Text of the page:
|FoxTalk Editorial - March 1992
Lisa Slater Nicholls
Editorial - Published in FoxTalk March 1992
The only way I can begin my first FoxTalk editorial is by telling you, honestly, that I wish I didn't have to write it.
Like you, I'm a member of the Fox developer community that Glenn Hart encouraged and nurtured. I think even those of you who did not know Glenn personally still felt a special connection with him through this journal. As I put together this issue, enjoying the novel techniques and insights that each contributor brings to FoxTalk, I couldn't help wishing that Glenn was here to share them. I miss him very much.
We owe a special debt of gratitude to Pat Adams, for so ably and promptly preparing the February issue. I know she was in great emotional distress as she worked on it -- but she "came through", out of even greater love, for us and for Glenn. Pat's supportive concern for xBasers in general and Fox people in particular is known to all of you, but it has never been more evident.
Glenn was a very accessible human being. When I look back to his first editorial, I can almost hear his voice in his words:
"We all wait expectantly. How will the readers like our new child? Are we meeting their needs? Are we on target in reaching the audience we've defined?... We hope that FoxTalk will become as interactive as print media allows. We encourage your feedback, both positive and negative... the FoxBASE community seems closely knit and communal. Hopefully, we'll be able to bring this spirit of cooperation and friendliness to FoxTalk."
Although I don't have Glenn's "special touch", I share his sentiments. I am looking forward, with anticipation and delight, to continuing FoxTalk's tradition of openness and dialog with you. From my experiences with Fox developers, very few of you are shy or lack for opinions! I hope you tell me about them directly -- what you want to see in FoxTalk and how you want it presented -- along with your always-thoughtful responses to Pinnacle's periodic readership surveys.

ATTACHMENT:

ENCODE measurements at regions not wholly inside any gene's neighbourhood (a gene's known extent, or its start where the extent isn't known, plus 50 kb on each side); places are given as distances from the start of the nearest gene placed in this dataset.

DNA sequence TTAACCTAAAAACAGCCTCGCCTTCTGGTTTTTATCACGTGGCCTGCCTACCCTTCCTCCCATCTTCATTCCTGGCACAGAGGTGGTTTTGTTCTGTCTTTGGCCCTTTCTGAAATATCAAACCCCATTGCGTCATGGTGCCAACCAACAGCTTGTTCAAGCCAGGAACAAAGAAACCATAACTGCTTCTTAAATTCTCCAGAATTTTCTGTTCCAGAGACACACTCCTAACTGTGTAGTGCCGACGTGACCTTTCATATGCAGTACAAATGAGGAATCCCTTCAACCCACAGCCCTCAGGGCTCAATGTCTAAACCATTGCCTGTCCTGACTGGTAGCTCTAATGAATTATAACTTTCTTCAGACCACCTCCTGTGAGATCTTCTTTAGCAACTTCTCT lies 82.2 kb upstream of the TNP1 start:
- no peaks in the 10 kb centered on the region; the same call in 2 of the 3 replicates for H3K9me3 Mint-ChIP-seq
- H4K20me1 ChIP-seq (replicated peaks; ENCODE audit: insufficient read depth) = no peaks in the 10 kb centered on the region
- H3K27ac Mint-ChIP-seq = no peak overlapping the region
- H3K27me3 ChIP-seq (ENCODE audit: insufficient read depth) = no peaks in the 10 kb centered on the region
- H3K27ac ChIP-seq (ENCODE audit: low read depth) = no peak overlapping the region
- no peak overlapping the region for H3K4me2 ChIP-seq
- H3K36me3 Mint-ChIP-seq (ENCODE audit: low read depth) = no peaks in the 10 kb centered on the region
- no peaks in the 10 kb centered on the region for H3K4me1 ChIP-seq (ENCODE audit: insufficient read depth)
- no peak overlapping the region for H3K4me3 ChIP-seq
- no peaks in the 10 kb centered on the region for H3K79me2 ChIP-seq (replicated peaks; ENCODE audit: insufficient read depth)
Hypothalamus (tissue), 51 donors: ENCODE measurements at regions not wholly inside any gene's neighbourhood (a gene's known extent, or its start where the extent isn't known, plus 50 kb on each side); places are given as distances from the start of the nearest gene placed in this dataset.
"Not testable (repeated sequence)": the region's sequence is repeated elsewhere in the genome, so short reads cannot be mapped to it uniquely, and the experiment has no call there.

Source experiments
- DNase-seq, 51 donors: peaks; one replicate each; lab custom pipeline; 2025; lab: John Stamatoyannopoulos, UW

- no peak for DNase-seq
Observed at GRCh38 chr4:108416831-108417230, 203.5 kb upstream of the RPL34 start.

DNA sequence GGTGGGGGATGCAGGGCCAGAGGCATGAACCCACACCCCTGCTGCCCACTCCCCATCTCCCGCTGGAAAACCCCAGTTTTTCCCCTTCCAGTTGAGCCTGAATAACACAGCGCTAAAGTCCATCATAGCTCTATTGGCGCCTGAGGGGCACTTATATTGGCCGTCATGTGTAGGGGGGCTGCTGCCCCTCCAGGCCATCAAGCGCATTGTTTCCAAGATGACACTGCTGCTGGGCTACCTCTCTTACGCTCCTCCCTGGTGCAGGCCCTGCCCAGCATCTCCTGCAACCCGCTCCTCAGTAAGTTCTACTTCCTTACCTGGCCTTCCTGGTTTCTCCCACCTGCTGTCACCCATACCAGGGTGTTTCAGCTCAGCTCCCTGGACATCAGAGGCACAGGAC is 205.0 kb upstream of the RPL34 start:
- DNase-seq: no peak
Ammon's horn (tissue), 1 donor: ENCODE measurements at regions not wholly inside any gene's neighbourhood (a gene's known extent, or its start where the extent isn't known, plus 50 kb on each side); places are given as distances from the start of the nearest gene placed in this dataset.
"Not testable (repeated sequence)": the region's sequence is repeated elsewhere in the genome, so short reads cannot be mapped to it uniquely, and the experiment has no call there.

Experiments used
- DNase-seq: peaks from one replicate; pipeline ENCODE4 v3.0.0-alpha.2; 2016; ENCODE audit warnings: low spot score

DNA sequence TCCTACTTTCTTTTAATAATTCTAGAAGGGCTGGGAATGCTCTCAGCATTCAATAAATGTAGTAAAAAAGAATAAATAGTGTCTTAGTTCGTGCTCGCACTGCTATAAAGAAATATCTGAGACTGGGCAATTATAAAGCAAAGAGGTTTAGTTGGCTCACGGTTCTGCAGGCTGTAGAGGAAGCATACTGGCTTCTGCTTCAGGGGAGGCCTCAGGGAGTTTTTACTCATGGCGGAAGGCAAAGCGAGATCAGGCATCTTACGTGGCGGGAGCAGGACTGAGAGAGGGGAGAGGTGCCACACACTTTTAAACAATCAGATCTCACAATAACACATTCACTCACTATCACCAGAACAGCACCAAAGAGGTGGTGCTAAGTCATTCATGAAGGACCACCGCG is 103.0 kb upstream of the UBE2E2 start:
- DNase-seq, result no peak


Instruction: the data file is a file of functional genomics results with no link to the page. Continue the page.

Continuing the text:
The next round of surveys will include questions about the format of code presentation in FoxTalk. As you know, Glenn was concerned with the changes required by code created by the new 2.0 tools. I shared his thoughts about this problem frequently, and continue to thrash around to find the best solution, as you'll see in this issue.
Both Tom Lewinson's and Tamar Granor's articles rely on screen sets as part of the underlying code. We've chosen to print all information necessary to build the screen where an SCX is central to the technique presented, or the elements of the technique are diffused throughout the elements of the screen, as is true in Tom's case.
Tom's article describes a very powerful and terse notation for substring searches. His screen allows a user to enter this "shorthand", and returns the properly validated FoxPro filter expression.
Expect a lot of different approaches to the problem of how users may specify search criteria within an application in the coming issues of FoxTalk. These techniques will differ in their fidelity to the RQBE interface as well as in their intended audience (Tom's design is somewhat idiosyncratic, concentrating on speed of use). We'll see if in fact our community regards the RQBE as an interface standard of any kind. I predict some lively debate.
Where the technique discussed can be used with a wide variety of screen layouts and objects, we are printing only the snippets and procedures you integrate into your own SCX to incorporate the author's concept. Tamar's article presents a very flexible lookup routine that will accomodate almost any available data structure and index expressions.
Not all articles cause us to scratch our heads over an appropriate manner of presentation! Yisroel Goodman contributes a mini-tutorial on the use of the Distribution Kit compiler to your best advantage. Steve Freides offers an explanation of BLOCKSIZE and a program to help you decide how to SET it for your memo field data. The code presented may be straightforward, but the detailed understanding you'll gain (about a FoxPro tool on one hand and a FoxPro command on the other) are invaluable.
Pat Logan shares a unique approach to the recurring question of data security. Here, as in Tamar's article, the interface design decisions are not in question, and may not even be very FoxPro 2.0-specific. But Pat's economic use of editable helpfiles for security purposes is the kind of thing you only discover in FoxPro!
Finally, we have a Workshop entry from Jeff Baker: a mouse function that can ably assist you whenever you have to know exactly where your user left the rodent on the screen. Tamar Granar adds some enhancements and corrections to her November 1991 article on the conversion of FoxView files to SCX format.
As I look over these articles, and indeed over all the submissions to FoxTalk that have been forwarded to me from Glenn's files, I am struck by the diversity and creativity in our Fox community. FoxPro truly demands that we not become "stuck" in our techniques. No article published here purports to be the one best way to solve a data problem. FoxTalk contributors would do a disservice to you, and stunt our own growth, if we decided we possessed the perfect interface or the perfect toolkit at any one point in time.
We all have a responsibility to share what we know in a manner that allows others a free hand to extend that knowledge. And this is what FoxTalk does best.
See also: People That Helped FoxPro to Become a Legend: Lisa Slater Nicholls